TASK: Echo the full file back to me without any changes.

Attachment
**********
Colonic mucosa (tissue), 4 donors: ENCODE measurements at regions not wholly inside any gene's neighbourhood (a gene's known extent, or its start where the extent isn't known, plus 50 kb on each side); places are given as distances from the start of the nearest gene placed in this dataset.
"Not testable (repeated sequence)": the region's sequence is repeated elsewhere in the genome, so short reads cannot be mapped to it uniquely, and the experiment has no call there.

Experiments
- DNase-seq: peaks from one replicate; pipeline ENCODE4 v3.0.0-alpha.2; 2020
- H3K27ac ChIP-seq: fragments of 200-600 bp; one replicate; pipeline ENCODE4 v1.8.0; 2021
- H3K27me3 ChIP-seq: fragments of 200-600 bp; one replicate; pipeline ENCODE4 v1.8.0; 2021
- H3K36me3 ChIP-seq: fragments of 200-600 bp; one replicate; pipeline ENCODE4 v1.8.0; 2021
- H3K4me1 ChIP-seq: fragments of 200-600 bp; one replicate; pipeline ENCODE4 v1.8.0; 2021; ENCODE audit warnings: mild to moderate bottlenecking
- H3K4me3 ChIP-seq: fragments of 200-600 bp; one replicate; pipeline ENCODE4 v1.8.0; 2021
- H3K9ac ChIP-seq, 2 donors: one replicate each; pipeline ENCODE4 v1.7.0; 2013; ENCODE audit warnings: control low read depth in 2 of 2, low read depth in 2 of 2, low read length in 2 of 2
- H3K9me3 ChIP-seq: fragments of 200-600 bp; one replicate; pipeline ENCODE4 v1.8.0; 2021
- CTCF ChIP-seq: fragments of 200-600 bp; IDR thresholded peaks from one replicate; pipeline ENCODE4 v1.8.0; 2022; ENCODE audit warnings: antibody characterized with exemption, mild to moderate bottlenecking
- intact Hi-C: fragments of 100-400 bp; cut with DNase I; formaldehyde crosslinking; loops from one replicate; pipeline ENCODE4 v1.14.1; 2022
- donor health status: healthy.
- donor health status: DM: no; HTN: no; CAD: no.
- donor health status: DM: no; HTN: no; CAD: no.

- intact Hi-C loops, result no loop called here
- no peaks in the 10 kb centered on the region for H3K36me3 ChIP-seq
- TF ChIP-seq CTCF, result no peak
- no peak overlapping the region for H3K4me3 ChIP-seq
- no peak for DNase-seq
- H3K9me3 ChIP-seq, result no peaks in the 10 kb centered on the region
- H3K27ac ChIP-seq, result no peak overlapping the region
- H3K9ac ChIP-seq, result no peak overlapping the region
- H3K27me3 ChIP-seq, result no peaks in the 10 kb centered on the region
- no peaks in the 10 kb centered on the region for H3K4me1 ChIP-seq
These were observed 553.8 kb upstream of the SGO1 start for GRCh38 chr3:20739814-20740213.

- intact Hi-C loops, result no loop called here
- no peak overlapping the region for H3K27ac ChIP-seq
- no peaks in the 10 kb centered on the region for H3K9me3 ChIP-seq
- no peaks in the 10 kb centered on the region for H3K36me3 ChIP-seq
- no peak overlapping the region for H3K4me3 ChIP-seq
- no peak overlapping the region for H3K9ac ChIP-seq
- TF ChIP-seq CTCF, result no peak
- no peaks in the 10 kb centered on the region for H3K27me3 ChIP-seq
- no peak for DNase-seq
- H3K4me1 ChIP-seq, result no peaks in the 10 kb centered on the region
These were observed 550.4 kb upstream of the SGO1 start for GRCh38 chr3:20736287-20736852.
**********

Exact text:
Colonic mucosa (tissue), 4 donors: ENCODE measurements at regions not wholly inside any gene's neighbourhood (a gene's known extent, or its start where the extent isn't known, plus 50 kb on each side); places are given as distances from the start of the nearest gene placed in this dataset.
"Not testable (repeated sequence)": the region's sequence is repeated elsewhere in the genome, so short reads cannot be mapped to it uniquely, and the experiment has no call there.

Experiments
- DNase-seq: peaks from one replicate; pipeline ENCODE4 v3.0.0-alpha.2; 2020
- H3K27ac ChIP-seq: fragments of 200-600 bp; one replicate; pipeline ENCODE4 v1.8.0; 2021
- H3K27me3 ChIP-seq: fragments of 200-600 bp; one replicate; pipeline ENCODE4 v1.8.0; 2021
- H3K36me3 ChIP-seq: fragments of 200-600 bp; one replicate; pipeline ENCODE4 v1.8.0; 2021
- H3K4me1 ChIP-seq: fragments of 200-600 bp; one replicate; pipeline ENCODE4 v1.8.0; 2021; ENCODE audit warnings: mild to moderate bottlenecking
- H3K4me3 ChIP-seq: fragments of 200-600 bp; one replicate; pipeline ENCODE4 v1.8.0; 2021
- H3K9ac ChIP-seq, 2 donors: one replicate each; pipeline ENCODE4 v1.7.0; 2013; ENCODE audit warnings: control low read depth in 2 of 2, low read depth in 2 of 2, low read length in 2 of 2
- H3K9me3 ChIP-seq: fragments of 200-600 bp; one replicate; pipeline ENCODE4 v1.8.0; 2021
- CTCF ChIP-seq: fragments of 200-600 bp; IDR thresholded peaks from one replicate; pipeline ENCODE4 v1.8.0; 2022; ENCODE audit warnings: antibody characterized with exemption, mild to moderate bottlenecking
- intact Hi-C: fragments of 100-400 bp; cut with DNase I; formaldehyde crosslinking; loops from one replicate; pipeline ENCODE4 v1.14.1; 2022
- donor health status: healthy.
- donor health status: DM: no; HTN: no; CAD: no.
- donor health status: DM: no; HTN: no; CAD: no.

- intact Hi-C loops, result no loop called here
- no peaks in the 10 kb centered on the region for H3K36me3 ChIP-seq
- TF ChIP-seq CTCF, result no peak
- no peak overlapping the region for H3K4me3 ChIP-seq
- no peak for DNase-seq
- H3K9me3 ChIP-seq, result no peaks in the 10 kb centered on the region
- H3K27ac ChIP-seq, result no peak overlapping the region
- H3K9ac ChIP-seq, result no peak overlapping the region
- H3K27me3 ChIP-seq, result no peaks in the 10 kb centered on the region
- no peaks in the 10 kb centered on the region for H3K4me1 ChIP-seq
These were observed 553.8 kb upstream of the SGO1 start for GRCh38 chr3:20739814-20740213.

- intact Hi-C loops, result no loop called here
- no peak overlapping the region for H3K27ac ChIP-seq
- no peaks in the 10 kb centered on the region for H3K9me3 ChIP-seq
- no peaks in the 10 kb centered on the region for H3K36me3 ChIP-seq
- no peak overlapping the region for H3K4me3 ChIP-seq
- no peak overlapping the region for H3K9ac ChIP-seq
- TF ChIP-seq CTCF, result no peak
- no peaks in the 10 kb centered on the region for H3K27me3 ChIP-seq
- no peak for DNase-seq
- H3K4me1 ChIP-seq, result no peaks in the 10 kb centered on the region
These were observed 550.4 kb upstream of the SGO1 start for GRCh38 chr3:20736287-20736852.